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KNOCK KNOCK! Everything You Need To Know About Doors

October 4, 2017 0 Comments

Most buildings have a door, and we all know what they do. You open it, you close it — it’s that simple. But do you know the various parts that comprise this essential piece of every building? Let’s walk through it (pardon the pun!).

Door in a Modern Australian Home

There’s much more to ‘door furniture’ than just a hinge and frame!

Head

This is the part you actually walk beneath. It’s usually made of a timber such as solid pine, teak or oak and measures about 40 x 105mm.

Threshold

The threshold is also known as the door sill. Most of us know this as the part of the door a groom traditionally carries his bride across. The threshold is beneath the frame, on the floor. It is usually made of hardwood and sometimes features a protective aluminium strip.

Frame

This most vital of door parts is usually made of pine or oak. The standard width of a door frame is 34 inches, or just over 86 centimetres.

Hinge

The hinge is also known as a butt or mortise hinge. The hinge is inset (mortised) into the frame and allows the door to swing open and closed. Hinges are usually made from steel, brass or stainless steel to prevent corrosion.

Lock

The lock is an essential part of any door as it provides safety. Locks have been used on doors for thousands of years and they have been discovered on doors more than 4,000 years old! They were used by Ancient Egyptians and made of wooden bolts. The keyed lock is slightly more modern and has been found dated to 740 BC. With the concerns of security and as a method for reduction in insurance premiums, deadbolts have become a popular locking mechanism.

Do you ever wonder how a door lock actually works? Here’s the deal:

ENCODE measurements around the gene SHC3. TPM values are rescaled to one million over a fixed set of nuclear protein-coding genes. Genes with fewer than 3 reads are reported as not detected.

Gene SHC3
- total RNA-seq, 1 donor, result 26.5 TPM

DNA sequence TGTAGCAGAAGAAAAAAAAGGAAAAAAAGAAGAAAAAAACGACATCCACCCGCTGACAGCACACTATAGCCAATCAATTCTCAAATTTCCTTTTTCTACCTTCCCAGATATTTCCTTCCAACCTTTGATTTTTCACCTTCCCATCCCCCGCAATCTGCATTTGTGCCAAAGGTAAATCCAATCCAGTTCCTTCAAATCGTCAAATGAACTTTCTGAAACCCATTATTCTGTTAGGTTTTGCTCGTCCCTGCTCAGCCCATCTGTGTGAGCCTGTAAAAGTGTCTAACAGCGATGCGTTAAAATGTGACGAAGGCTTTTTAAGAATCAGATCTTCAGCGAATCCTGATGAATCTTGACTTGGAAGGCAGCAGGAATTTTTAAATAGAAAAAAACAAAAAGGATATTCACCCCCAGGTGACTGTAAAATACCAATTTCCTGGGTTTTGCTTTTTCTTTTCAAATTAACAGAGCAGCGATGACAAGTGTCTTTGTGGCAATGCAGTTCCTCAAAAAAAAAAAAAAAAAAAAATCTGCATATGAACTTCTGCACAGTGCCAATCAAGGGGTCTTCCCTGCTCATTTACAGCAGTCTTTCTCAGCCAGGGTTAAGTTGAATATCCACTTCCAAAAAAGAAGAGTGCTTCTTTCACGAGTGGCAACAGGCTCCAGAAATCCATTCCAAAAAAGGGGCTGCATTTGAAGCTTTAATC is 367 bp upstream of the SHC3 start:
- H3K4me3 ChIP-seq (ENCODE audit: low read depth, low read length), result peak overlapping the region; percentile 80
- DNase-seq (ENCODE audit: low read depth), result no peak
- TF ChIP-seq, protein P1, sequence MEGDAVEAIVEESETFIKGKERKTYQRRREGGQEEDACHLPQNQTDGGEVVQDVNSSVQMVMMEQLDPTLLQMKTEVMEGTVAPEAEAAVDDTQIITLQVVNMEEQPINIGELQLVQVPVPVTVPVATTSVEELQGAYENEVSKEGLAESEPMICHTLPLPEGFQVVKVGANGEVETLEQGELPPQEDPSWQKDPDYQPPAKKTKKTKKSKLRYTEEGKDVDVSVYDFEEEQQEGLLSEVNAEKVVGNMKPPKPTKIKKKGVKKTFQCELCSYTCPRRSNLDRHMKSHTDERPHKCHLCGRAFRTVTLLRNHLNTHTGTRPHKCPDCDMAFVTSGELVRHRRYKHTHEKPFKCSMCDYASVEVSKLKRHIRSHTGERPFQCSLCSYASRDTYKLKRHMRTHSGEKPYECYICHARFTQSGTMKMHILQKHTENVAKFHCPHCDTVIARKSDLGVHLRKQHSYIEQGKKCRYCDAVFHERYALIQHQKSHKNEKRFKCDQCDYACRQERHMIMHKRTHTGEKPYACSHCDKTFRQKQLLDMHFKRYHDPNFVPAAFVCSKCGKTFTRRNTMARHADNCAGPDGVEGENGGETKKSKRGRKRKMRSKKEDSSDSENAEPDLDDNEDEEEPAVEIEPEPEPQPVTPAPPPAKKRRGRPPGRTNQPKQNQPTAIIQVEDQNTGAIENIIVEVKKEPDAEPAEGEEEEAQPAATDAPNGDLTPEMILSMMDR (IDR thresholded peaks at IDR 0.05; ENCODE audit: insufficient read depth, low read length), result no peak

• The correct key inserts into a pin-and-tumbler lock
  • The teeth on the key allow the pins to move into place, lining up with the shear line
  • Once the pins line up with the shear line, the cylinder turns
  • Click! The lock opens!

Handle

The door handle allows you to manually open or close a door. Door handles with a round shape are known as door knobs. It is believed the door knob was invented in 1878 by a man named Osbourn Dorsey, who suggested a door closing device to the US Patent Office.

Jamb

A door jamb (or doorjamb) is the upright part of the frame onto which the door is secured.

Veneer

Most doors are protected with a moisture-resistant HDF board. Those manufactured from oak, pine or teak are covered with a glued veneer.

Panel

The panel, which forms the main body of the door (the door itself that swings open and close), is held in place by vertical and horizontal crosspieces. The vertical cross pieces are called stiles; the horizontal crosspieces are called rails. A panel can swing, rotate on hinges, or slide.

Fixed panel

This is the part of a pair of doors that does not open or close.

Door sweep

At the bottom of many doors you’ll find a strip between the sill and the frame. This is the sweep. It is weather resistant and increases the energy efficiency of your dwelling.

Fun Door Facts

  • If you ever hear the term “door furniture”, the speaker or document is referring to all of the parts and accessories pertaining to a door.
  • Door hinges have been excavated by archeologists dating back to 2000 BCE.
  • January could be deemed ‘Door Month’. It is named after the Roman god Janus, who was the god of doors (among other things).
  • Dreaming of doors could be prophetic. Dreams of an open door means new opportunities are on the way. Dreams of a closed door means opportunities lost. Dreaming of actually being a door… well… the jury is still out on that one!
  • The revolving door was invented by a man named Theophilus Van Kannel in 1888 in Philadelphia, USA.
  • The largest door ever constructed was at the Kennedy Space Centre, Florida. NASA’s Vehicle Assembly Building boasted doors 456 feet tall. They took 45 minutes to open or close!
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